Consistency is critical for special-needs students, and the transportation and special-education departments at Community Unit School District (CUSD) 300 are working together to provide a consistent experience from the school bus to the classroom.
The partnership at the Algonquin, Illinois-based district has helped decrease student misbehavior on buses, and it has strengthened training for drivers and aides, better preparing them to handle the challenges that can arise on a special-needs bus.
“My department works very closely with our special-education department,” says Donna Bordsen, director of transportation for CUSD 300. “They provide four hours of training with drivers and aides at the start of the school year and are available as needed.”
CUSD 300’s special-education department is formally known as education services. As director of that department, Susan Rohlwing has worked to keep transportation in the loop with pertinent information and instruction.
“The training with bus drivers started after we started training with building staff and classroom staff, because we wanted that consistency,” Rohlwing says. “We wanted to have the same terminology being used and a lot of the same methods. If kids hear it on the bus, it helps with the support and recognition of those strategies.”
CUSD 300 covers an urban and rural area of 119 square miles in northeast Illinois, about 45 miles outside of Chicago.
The district contracts out its transportation to Durham School Services, which runs about 195 buses for CUSD 300. More than 16,000 of the school bus passengers are in general education, and about 1,300 are special-education students. The smaller busloads, the inclusion of aides, and the longer distances that some students travel to specialized programs means that costs are much higher for the special-needs bus service.
“It costs just as much money to transport the [1,300] special-ed kids as the [16,000] gen-ed kids,” Bordsen says.
The special-needs routes can also be more demanding for school bus drivers and aides, which is why CUSD 300 has stepped up training efforts — even if that increases expenses.
“It’s not a question of money,” Bordsen says. “We don’t put money before safety.”
As part of CUSD 300’s contract with Durham, the district gets four hours of training time per year with the contractor’s school bus drivers and aides, with the district identifying the topics to be covered.
“We choose what that looks like,” Bordsen says, adding that the district is “not limited to those four hours. They have driver and aide meetings once a month, and I can ask to be put on the agenda.”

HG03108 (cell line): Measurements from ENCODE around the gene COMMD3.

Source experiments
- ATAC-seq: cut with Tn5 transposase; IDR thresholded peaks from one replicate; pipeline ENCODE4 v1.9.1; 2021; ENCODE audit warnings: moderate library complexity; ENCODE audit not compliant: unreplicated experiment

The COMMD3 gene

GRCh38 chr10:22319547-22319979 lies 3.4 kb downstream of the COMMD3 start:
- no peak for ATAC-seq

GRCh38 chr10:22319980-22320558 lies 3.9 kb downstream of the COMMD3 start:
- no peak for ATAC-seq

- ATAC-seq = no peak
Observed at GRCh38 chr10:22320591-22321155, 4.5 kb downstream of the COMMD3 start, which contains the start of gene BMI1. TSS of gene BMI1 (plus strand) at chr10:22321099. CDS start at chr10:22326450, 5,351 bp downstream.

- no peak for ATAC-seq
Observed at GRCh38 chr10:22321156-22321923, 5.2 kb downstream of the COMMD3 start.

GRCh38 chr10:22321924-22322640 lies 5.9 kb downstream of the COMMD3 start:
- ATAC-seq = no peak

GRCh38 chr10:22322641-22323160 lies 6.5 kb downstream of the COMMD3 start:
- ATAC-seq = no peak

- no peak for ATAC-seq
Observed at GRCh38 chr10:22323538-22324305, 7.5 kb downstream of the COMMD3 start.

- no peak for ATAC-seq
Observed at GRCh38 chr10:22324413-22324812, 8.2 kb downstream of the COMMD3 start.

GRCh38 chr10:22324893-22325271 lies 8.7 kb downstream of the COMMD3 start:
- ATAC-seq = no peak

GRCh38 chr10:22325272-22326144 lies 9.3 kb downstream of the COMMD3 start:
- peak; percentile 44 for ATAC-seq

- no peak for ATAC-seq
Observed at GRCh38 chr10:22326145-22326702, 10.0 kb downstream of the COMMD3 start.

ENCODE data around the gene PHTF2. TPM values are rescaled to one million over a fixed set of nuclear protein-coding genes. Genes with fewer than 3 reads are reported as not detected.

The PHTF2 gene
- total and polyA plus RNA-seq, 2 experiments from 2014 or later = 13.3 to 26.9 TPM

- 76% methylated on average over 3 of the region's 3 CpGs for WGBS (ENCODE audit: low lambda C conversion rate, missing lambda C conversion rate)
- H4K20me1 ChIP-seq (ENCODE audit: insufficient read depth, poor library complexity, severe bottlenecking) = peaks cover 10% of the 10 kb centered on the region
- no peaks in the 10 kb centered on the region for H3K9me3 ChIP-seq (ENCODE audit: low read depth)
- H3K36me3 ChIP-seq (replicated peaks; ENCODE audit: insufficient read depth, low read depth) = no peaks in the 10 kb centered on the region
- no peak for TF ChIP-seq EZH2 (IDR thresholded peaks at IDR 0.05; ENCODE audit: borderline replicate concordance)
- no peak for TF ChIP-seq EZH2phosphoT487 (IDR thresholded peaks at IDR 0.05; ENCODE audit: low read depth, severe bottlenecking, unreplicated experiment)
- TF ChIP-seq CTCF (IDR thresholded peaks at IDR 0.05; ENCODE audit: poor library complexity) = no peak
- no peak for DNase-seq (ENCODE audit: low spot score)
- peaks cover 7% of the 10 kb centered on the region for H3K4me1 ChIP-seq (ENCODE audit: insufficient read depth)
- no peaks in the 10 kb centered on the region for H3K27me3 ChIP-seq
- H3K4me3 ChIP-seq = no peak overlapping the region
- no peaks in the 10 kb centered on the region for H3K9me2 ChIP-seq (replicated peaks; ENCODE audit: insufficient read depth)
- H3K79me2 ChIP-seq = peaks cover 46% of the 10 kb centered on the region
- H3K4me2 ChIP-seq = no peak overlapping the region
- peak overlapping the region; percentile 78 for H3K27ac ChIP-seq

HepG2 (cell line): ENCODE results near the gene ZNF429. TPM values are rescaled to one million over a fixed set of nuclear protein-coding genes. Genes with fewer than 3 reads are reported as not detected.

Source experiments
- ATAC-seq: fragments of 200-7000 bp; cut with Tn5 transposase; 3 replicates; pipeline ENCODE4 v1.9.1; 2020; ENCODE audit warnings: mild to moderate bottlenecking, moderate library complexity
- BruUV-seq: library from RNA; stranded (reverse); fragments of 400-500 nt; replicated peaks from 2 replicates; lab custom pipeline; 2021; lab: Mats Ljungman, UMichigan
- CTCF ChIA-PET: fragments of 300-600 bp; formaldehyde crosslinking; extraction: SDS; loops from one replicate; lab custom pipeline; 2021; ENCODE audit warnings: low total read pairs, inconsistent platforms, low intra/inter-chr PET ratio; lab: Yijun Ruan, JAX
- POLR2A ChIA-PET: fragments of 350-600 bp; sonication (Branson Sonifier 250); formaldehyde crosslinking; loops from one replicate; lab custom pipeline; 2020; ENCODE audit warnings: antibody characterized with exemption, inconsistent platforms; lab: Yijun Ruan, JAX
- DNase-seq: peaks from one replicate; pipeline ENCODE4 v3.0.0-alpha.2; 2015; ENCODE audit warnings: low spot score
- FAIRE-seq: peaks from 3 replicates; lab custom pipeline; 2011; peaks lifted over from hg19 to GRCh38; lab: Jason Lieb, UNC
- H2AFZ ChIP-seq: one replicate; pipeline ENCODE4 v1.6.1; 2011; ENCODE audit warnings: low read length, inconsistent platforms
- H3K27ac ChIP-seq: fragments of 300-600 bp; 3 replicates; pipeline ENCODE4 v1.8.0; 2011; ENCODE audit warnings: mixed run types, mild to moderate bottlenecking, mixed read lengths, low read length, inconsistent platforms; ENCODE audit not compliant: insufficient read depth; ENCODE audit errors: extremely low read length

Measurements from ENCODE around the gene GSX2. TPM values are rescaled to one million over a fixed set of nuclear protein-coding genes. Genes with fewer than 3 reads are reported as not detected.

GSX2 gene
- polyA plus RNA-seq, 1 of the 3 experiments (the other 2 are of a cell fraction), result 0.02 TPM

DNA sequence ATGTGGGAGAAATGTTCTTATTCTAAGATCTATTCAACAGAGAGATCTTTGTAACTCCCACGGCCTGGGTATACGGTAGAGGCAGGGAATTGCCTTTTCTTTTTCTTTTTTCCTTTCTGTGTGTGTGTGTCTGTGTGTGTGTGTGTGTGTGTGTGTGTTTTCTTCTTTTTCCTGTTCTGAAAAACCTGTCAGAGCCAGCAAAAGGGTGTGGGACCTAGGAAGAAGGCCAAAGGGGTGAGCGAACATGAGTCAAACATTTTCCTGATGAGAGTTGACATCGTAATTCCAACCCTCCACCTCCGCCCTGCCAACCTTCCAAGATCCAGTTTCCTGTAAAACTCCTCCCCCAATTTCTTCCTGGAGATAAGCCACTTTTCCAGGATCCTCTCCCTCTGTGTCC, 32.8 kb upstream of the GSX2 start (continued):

Two training programs that CUSD 300 uses target student behavior: Love and Logic and CPI (Crisis Prevention Institute). Rohlwing says that both programs educate staff members on how to de-escalate behavioral issues, such as what a driver or aide should do if a student grabs them or has an outburst of anxiety. Also, Steve Mays, a trainer and behavior specialist for Durham, works with the bus personnel on behavior management.
In training sessions, Rohlwing and Bordsen also make use of real-life situations, whether it’s letting drivers share their experiences or having them review an incident that was captured on bus surveillance video.
One example of the latter was a situation in which a student brought a knife onto a bus. Bordsen says that discussing incidents like this in a training setting helps prepare transportation staff to respond in real life.
There has also been crossover between the bus and the classroom to foster learning and increase consistency.
“For one route, I asked for [a classroom] aide to ride the bus two days a week for the month of January to teach drivers the skills they use in the classroom,” Bordsen says.
In the same vein, school bus drivers and aides have visited a special-education classroom to observe the techniques that teachers use.
“I would like to see more of that happen,” Bordsen says.
Portable training pallets
One of the training tools at CUSD 300 makes use of wooden pallets. A district trainer, Michael Weatherspoon, set up two of these pallets as mobile training stations for safety restraints.
One pallet has an attached school bus seat with a safety harness and a SafeGuard STAR five-point restraint system. The other pallet has a wheelchair with securement equipment. The idea is to provide more space for instructing transportation personnel on proper securement.